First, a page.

I was backpacking in central China in the spring of 2011 when I felt sick to my stomach. It was just a month or so after Japan was struck by a powerful earthquake -- the largest in the country's recorded history -- triggering tsunami waves over 40 metres tall.
The horrifying images from the news reports were still fresh in my mind: a wall of water rising up and over the coast, swallowing entire towns, flattening homes and sweeping people off rooftops. I watched a television report about how some children had drowned in their school gymnasium, the waves pushing their little bodies up towards the ceiling and then pulling them under like a merciless vortex.
I was spending time in the ancient town of Fenghuang in Hunan Province and in one of the town's alleyways, I stopped to read the verses of what looked like a poem -- Chinese characters written by hand on colourful sheets of paper pasted on the windows of a coffee shop. I soon realized what I was reading was not poetry, but hate speech.
"If Japan were to disappear under a giant tsunami today, I would rejoice," one line read. "If all Japanese people died tomorrow, I would dance..." And then I saw the sign: NO JAPANESE DOGS ALLOWED.
Disgusted, I kept on walking. But later I wondered: Why did the owner put up such terrible sentiments up on his storefront. What happened to this person to incite such hatred for all Japanese people? What could possibly justify a celebration in the wake of so many tragic deaths?
In the last month, a dispute brewing in the East China Sea has stirred much anger and hatred among the Chinese -- not only in mainland China but all around the world. The outpouring of hate rhetoric reminds me of what I saw on the windows of that café in Fenghuang.
Anecdotally, people often quip that "the Chinese are everywhere." Indeed, the facts support this observation: there are 40 million people of Chinese descent living outside of China to be exact, and collectively they represent the largest diaspora in the world.
But there is much diversity among us. We come from different parts of China, have settled in different parts of the world, and hold vastly different ideologies and world views from one another. Yet, across the diaspora, many seem to agree on what needs to be done about a small collection of uninhabited islets in the East China Sea.
They are known as Senkaku in Japan and Diaoyu in China, and both countries claim the islands are theirs. When Japan's government purchased some of the islands from their private Japanese owners in September, Beijing sent surveillance ships to challenge the move, igniting old tensions in a long simmering dispute.
Both sides argue about fishing rights and about natural gas and oil exploration. They have historians on either side digging up records that support their respective versions of history. But most alarming is the rise of fervent nationalism on both sides of this conflict.
Anti-Japanese protesters are confronted by police as they demonstrate over the disputed Diaoyu Islands, on Sept. 16, 2012 in Shenzhen, China. Protests have taken place across China in a dispute that is becoming increasingly worrying for regional stability. (Photo by Lam Yik Fei/Getty Images)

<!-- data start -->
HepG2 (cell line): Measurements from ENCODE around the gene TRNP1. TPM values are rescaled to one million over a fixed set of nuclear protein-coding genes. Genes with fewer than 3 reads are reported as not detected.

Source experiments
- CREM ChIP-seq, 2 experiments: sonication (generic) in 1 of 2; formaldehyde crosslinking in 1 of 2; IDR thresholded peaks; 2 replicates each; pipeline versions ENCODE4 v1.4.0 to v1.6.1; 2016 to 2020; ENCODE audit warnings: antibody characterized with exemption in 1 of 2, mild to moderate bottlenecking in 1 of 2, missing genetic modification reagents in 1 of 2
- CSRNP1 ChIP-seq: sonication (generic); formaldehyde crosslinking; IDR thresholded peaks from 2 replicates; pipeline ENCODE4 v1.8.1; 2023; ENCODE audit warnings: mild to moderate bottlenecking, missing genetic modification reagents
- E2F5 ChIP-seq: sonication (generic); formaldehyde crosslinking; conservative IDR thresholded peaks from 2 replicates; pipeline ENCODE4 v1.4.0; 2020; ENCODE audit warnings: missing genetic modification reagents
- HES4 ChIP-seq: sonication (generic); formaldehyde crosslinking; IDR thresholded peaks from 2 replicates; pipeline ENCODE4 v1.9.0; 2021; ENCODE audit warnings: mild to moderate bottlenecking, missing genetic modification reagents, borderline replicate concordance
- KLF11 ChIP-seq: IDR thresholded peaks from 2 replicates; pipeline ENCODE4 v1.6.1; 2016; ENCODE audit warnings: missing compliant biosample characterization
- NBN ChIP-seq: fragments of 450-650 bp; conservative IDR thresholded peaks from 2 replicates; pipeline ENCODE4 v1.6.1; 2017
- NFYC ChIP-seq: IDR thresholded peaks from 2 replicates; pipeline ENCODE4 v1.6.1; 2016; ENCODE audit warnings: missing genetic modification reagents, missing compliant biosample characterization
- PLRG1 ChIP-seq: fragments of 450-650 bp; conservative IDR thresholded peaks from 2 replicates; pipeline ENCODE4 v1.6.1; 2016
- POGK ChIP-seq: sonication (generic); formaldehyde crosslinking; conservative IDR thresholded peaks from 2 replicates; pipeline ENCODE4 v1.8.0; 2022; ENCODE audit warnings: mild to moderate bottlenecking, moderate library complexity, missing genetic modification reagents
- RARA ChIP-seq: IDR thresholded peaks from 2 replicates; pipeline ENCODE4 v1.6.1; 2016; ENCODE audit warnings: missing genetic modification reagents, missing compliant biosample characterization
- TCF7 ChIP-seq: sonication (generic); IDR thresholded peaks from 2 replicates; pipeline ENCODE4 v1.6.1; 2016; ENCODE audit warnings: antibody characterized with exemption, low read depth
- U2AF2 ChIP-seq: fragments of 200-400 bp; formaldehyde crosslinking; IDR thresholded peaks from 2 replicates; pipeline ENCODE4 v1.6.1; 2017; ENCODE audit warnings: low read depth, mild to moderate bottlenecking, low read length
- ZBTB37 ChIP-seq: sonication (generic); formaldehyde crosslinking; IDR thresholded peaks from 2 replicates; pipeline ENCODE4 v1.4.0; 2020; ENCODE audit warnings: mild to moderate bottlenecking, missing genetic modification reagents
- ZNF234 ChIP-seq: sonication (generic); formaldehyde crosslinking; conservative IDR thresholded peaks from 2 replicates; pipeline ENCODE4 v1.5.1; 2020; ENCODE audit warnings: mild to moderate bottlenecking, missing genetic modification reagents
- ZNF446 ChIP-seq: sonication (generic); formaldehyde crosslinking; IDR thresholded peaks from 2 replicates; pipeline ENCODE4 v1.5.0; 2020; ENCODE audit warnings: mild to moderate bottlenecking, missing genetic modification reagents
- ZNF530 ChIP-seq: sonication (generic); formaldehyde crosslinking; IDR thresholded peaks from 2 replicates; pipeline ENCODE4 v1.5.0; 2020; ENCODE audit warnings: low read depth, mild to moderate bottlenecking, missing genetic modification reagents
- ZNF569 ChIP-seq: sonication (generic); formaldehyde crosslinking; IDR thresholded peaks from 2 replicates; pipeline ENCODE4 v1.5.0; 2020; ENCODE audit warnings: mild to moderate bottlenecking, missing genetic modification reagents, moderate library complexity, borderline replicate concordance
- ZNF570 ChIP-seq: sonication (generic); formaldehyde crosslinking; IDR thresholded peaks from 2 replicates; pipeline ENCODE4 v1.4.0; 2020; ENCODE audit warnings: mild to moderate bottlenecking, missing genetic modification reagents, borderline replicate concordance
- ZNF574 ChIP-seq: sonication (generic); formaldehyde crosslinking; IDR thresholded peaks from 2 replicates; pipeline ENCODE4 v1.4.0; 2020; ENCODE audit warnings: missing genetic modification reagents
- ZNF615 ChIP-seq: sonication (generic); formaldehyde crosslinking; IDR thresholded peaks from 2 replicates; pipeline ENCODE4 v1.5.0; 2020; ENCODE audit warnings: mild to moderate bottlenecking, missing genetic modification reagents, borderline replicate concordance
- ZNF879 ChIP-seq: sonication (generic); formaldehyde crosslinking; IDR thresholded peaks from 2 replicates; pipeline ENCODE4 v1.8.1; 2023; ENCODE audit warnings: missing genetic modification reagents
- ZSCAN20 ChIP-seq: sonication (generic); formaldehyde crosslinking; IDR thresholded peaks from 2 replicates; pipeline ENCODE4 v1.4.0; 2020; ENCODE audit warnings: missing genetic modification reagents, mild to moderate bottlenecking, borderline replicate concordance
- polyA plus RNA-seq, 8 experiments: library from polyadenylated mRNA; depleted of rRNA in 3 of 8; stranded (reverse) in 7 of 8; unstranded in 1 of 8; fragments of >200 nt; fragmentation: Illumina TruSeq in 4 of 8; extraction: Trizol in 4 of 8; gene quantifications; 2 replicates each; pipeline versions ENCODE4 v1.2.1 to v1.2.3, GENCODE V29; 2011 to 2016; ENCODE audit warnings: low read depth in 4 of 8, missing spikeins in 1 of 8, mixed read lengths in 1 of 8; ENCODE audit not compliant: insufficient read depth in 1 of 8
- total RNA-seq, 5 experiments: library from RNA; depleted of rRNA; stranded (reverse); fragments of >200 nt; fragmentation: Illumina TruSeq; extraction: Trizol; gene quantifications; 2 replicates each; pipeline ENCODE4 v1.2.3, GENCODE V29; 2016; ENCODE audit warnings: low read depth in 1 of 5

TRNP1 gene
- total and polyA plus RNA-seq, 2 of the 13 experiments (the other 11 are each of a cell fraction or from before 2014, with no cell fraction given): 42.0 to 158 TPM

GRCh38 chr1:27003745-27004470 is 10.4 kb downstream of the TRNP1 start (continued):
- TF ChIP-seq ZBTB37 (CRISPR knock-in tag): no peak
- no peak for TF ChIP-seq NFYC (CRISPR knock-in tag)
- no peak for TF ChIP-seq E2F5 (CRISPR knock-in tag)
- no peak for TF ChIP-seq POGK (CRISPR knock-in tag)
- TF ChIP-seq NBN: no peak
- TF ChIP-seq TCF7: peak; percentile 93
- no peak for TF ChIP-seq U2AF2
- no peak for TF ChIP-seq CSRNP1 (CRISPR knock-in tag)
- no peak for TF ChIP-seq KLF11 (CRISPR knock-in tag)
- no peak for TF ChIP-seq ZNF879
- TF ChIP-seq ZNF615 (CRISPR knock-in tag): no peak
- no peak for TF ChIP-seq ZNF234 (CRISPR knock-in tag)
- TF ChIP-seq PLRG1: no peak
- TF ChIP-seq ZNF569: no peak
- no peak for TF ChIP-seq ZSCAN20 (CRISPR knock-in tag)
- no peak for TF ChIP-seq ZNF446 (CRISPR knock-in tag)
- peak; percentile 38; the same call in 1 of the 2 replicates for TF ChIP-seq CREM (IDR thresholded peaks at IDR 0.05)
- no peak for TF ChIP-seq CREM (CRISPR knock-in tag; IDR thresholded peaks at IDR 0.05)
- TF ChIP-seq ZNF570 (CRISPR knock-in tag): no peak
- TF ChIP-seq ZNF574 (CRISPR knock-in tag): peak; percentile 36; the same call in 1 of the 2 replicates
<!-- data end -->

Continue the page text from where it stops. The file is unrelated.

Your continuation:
Rather sedate demonstrations have been held in Japan. But in China, where mass public gatherings are forbidden and where protests are usually quickly quelled by state police, citizens have been given a rare opportunity to vent their anger on the streets. People torched Japanese factories, damaged businesses that sold Japanese goods, called for the boycott of Japanese products, and in one case, brutally beat a Chinese man into a coma for driving a Japanese car (that was made in China). This went on for days in dozens of Chinese cities.
Around the globe, members of the Chinese diaspora have held peaceful yet emotional protests in cities across Europe, the United States and Canada. For many in the Chinese community here in British Columbia, the island dispute isn't a simple territorial dispute between China and Japan -- it's yet another display of Japanese military imperialism.
The Chinese I've spoken to here in Vancouver will often bring up the horrific crimes committed during between the second Sino-Japanese War between 1937 and 1945. The most notable conflict, as documented by the late Iris Chang's book The Rape of Nanking, was when Japanese soldiers spent weeks pillaging the city of Nanjing, brutally murdering its citizens and raping and mutilating women. Pregnant women had their babies ripped out from inside their bellies. Young children were cut open so that Japanese soldiers could gang rape them. Reading up on the war, I felt sick once again.
The tensions that exist between the two nations are not contained to diplomats and politicians, they reverberate among people in both countries and across a 40 million-strong diaspora.
It doesn't help that Japanese politicians still deny the full extent of the massacre and the crimes of their soldiers are not acknowledged in textbooks and classrooms across Japan. And while senior diplomats are meeting this week, they are continuing to beat their chests both with rhetoric and with the sending of armed ships to circle the islands in a show of military might. The situation is escalating.
Here in Canada, many Chinese-Canadians are polite and speak only among themselves about such issues. Lately, I've been thinking: Can members of the diasporas here in British Columbia take it upon themselves to start a dialogue? Can some distance bring clearer perspectives and calmer attitudes?
To me, Vancouver seems to be the perfect place for such a summit. Japanese-Canadian and Chinese-Canadian communities can set an example for the rest of the world and send the message that peace is attainable and reconciliation is possible. Are we up for the challenge?